Criminal justice reform “is much closer to being GOP orthodoxy now—especially in the states—than the old tough on crime stance is,” says Steve Teles of Johns Hopkins University, who with David Dagan recently published a book, “Prison Break: Why Conservatives Turned Against Mass Incarceration.” He says the most important evidence is the list of “bright red states like Texas, South Carolina, Mississippi, and Georgia that have passed major reforms over the last few years,” The Atlantic reports.
“If I’m worried about anything, it’s [Donald] Trump,” Teles tells interviewer David Frum. “He’s like a throwback to New York in the 1980s.”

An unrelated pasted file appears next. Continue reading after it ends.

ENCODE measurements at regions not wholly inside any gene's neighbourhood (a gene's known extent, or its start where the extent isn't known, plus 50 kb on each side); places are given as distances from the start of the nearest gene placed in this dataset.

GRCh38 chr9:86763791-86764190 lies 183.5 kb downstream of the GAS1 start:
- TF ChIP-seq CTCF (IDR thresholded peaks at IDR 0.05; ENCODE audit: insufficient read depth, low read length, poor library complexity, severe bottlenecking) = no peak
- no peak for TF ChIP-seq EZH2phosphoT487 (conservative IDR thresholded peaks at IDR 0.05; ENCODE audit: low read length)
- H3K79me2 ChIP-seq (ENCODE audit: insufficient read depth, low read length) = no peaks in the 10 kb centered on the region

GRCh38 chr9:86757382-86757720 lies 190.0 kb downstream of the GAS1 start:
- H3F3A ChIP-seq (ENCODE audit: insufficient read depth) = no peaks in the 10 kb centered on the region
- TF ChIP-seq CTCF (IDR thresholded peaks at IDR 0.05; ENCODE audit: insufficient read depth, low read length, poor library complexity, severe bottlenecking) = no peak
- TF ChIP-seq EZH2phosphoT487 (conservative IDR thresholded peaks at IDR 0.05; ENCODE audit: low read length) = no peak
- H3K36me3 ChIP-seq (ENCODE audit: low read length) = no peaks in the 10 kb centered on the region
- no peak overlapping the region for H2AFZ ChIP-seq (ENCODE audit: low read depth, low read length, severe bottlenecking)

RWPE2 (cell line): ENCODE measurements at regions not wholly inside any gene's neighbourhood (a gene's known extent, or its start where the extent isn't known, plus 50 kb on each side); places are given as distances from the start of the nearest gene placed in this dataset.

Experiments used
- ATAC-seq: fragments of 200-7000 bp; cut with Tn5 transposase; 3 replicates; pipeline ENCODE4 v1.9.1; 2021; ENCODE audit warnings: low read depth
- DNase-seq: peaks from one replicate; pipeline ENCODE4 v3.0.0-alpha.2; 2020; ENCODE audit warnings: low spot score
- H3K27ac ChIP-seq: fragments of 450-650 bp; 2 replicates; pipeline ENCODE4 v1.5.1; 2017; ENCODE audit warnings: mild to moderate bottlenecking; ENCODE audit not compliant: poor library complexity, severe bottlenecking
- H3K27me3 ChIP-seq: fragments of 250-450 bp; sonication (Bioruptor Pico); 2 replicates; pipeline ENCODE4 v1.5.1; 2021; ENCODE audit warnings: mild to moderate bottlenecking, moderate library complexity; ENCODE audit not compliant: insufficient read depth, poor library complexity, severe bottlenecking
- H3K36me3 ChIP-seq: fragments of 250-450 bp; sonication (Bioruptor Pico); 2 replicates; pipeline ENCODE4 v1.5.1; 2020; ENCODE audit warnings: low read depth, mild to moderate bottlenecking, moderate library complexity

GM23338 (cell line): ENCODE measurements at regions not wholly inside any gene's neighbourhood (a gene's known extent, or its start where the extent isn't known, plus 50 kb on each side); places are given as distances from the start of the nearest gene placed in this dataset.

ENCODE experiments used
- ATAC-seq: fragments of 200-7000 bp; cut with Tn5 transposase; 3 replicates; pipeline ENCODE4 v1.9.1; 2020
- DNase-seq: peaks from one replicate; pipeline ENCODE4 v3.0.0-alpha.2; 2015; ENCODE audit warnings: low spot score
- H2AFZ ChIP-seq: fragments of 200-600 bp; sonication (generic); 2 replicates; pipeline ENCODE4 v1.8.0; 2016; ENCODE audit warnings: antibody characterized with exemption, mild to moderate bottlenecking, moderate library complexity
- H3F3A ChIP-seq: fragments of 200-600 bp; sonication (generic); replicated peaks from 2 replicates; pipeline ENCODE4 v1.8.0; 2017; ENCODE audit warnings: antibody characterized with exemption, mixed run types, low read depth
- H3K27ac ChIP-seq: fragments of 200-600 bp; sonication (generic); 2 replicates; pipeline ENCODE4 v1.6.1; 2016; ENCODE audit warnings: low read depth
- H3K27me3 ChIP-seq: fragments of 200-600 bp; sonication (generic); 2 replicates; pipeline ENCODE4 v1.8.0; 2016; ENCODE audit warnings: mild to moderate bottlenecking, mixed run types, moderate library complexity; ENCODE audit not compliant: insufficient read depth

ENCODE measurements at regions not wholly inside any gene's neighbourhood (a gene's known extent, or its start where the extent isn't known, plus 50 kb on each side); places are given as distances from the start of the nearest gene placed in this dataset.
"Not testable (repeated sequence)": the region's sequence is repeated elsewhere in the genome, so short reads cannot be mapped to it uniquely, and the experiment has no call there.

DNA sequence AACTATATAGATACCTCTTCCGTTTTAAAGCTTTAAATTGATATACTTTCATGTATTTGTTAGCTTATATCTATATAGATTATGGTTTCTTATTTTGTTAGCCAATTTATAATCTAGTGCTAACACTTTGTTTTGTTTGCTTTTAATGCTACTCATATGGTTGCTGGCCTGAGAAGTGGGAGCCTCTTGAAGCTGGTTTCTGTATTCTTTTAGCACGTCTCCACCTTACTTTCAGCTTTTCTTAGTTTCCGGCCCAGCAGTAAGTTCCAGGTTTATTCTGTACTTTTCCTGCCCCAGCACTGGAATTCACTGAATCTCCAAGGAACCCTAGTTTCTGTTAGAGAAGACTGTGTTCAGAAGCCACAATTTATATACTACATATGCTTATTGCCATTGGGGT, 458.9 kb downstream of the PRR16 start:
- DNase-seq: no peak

Teles adds: “The Right on Crime movement depends upon, in some important ways, the transformation of the Republican Party into a more consistently anti-statist party in the wake of the Tea Party, combined with the role that evangelical leaders have played in encouraging an emphasis on second chances and forgiveness. Neither of those changes in conservatism is characteristic of the conservatism of Trump. I could imagine him going all-in on a back-to-the-80s, Charles Bronson-ish approach to crime, and if he’s able to rebrand the Republican Party in that way, that would be very troublesome.”